Even our liberties are being compromised. This blogpost might get me in jail because who knows who will end up reading into it and getting offended. A publication wonders where a sizable amount of public funds went and they get sued by the minister who’s responsible for the funds. A blogger criticizes a minister’s henchmen and he is summoned by our bureau of cybercrime for investigation. A teenager kisses a statue of the Virgin Mary four years ago and some news service digs out his Facebook profile, diffuses the picture and gets him in jail. A twitter user uses the most vile of languages to address the Lebanese president and the next thing you know, he’s facing a possible jail sentence. Ladies and gentlemen, our country’s entire security and well-being rests upon the transgressions of those people.

I watched “Waltz With Bashir” recently and found it to be utterly fascinating. I also found it depressing, not only because the history it portrayed was sad and that we, as a nation, will not recognize anything of that era anytime soon. It was sad because we, as Lebanese, will never be permitted to tackle such issues in the way that they do. It’s not only a manifestation of artistic license and whatnot. It’s a manifestation of opinion within the legal framework of our country – the line runs very thin around treason. Who would dare?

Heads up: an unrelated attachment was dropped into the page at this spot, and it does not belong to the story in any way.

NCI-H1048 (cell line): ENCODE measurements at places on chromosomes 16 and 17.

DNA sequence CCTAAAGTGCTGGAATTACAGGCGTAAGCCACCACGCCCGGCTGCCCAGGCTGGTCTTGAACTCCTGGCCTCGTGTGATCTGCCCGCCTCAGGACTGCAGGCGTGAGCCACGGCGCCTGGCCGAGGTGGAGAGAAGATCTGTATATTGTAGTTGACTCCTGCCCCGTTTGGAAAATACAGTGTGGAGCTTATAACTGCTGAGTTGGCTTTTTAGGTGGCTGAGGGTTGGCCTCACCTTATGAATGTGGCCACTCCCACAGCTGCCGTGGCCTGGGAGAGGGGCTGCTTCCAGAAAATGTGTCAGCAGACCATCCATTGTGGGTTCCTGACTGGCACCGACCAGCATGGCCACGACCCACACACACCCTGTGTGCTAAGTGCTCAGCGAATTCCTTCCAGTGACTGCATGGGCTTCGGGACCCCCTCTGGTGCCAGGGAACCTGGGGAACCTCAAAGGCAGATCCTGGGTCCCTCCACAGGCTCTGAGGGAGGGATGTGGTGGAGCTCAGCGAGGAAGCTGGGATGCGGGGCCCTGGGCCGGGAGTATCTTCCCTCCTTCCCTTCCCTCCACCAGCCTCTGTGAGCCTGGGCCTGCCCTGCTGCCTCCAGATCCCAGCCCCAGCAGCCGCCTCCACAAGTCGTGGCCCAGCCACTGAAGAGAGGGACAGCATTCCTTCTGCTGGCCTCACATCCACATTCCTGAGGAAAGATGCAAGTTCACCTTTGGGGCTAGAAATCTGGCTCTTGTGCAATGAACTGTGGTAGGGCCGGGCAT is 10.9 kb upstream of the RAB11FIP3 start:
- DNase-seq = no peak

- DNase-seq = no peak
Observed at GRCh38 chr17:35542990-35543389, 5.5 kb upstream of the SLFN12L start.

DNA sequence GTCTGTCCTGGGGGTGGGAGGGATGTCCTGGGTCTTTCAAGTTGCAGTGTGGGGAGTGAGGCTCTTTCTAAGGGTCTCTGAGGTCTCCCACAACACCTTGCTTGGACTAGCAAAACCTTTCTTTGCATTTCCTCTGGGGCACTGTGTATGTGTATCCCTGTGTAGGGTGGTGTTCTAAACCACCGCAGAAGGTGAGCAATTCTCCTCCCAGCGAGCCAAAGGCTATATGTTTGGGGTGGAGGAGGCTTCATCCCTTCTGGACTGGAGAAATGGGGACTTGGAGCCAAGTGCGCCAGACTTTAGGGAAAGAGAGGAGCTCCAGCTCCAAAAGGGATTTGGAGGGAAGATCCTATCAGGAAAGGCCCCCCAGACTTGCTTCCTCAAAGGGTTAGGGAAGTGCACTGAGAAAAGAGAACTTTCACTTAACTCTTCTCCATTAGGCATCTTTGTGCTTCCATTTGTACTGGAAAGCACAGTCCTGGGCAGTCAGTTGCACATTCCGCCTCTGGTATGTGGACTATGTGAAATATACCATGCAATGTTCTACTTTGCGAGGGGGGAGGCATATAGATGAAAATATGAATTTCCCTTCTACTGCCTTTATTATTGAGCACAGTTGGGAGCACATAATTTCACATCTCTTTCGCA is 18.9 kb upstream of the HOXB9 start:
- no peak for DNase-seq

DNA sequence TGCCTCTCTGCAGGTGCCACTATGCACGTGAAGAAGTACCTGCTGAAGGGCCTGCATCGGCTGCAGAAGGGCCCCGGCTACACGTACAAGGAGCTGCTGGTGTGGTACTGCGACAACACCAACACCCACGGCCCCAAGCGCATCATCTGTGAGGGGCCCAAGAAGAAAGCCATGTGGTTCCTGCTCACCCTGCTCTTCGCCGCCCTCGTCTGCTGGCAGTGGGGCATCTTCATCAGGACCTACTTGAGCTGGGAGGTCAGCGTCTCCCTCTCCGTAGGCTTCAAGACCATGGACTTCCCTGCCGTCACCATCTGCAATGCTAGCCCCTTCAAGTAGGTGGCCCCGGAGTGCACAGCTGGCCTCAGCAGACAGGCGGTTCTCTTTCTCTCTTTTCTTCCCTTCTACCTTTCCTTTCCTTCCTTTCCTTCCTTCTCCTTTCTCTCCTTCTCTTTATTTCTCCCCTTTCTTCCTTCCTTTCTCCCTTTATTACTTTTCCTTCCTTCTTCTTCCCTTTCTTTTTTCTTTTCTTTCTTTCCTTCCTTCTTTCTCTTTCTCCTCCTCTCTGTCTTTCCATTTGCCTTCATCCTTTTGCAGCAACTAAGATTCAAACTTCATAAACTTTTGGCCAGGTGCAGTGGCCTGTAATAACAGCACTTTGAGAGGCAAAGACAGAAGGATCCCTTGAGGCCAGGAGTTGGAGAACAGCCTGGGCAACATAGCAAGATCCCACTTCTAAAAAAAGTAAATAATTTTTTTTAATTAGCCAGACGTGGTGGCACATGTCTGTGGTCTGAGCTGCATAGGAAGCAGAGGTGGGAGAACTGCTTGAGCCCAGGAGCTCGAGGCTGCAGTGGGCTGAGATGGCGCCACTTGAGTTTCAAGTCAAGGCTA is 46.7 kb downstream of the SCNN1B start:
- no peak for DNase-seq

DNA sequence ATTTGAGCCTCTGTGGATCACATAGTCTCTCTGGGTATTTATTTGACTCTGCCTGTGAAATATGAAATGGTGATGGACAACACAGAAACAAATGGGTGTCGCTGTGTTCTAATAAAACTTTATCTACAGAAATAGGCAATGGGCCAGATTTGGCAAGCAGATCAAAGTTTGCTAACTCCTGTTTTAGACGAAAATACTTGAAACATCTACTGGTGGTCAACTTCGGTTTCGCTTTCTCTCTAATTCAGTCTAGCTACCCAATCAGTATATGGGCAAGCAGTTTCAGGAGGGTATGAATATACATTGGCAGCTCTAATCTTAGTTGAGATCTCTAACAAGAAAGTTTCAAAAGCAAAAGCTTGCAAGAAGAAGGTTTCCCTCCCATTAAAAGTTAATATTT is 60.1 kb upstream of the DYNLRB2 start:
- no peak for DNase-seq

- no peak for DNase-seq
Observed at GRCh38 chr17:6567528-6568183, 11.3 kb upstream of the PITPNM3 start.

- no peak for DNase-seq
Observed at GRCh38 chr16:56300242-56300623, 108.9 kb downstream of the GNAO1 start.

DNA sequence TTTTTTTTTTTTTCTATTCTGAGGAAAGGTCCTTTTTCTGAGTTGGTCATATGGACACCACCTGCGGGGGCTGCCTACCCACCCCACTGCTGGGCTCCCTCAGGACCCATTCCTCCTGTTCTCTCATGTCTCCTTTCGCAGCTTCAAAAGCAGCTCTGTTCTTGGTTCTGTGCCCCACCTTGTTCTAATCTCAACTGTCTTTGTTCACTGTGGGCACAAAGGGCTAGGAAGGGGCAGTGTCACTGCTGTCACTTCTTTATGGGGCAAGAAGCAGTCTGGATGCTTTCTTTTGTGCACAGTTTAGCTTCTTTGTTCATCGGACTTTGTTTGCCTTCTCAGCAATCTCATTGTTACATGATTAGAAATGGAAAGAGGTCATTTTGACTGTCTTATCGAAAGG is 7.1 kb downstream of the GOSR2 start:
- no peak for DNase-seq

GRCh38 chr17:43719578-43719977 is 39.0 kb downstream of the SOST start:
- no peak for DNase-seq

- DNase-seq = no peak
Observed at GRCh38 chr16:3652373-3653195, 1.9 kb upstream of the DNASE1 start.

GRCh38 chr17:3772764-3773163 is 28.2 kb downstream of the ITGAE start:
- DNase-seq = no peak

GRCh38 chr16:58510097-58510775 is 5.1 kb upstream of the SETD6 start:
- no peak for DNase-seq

I’ve been wondering if living in lala land is what we all require at this point. But that’s not the type of life I can lead, nor is it the type of life I think we should lead. It’s not okay to be disassociated from everything taking place and pretend all’s okay when nothing is. It’s not okay to be blindly proud of the homeland just because it’s our homeland. This is the homeland that is, today, pulling you back just because you exist in it. Should I be proud? Should I be thankful? Should I be content? Should I be passive and take it?

I feel powerless and useless and that is not something I’m used to feel. I’m lost for words when friends reach out, exasperated at how things turn out. I’m lost for words when foreigners ask me what’s happening in the place I call home. I’m also not used to being lost for words. I don’t even defend my country the way I used to do when someone would dare confront me about it. What’s there to defend anymore?

I’m tired of the superiority we exhibit towards other countries and nationalities who probably have it better than we do. Where does this whole “I’m better than you” attitude even stem from? What do we even have to show for ourselves? Gebran Khalil Gebran does not count.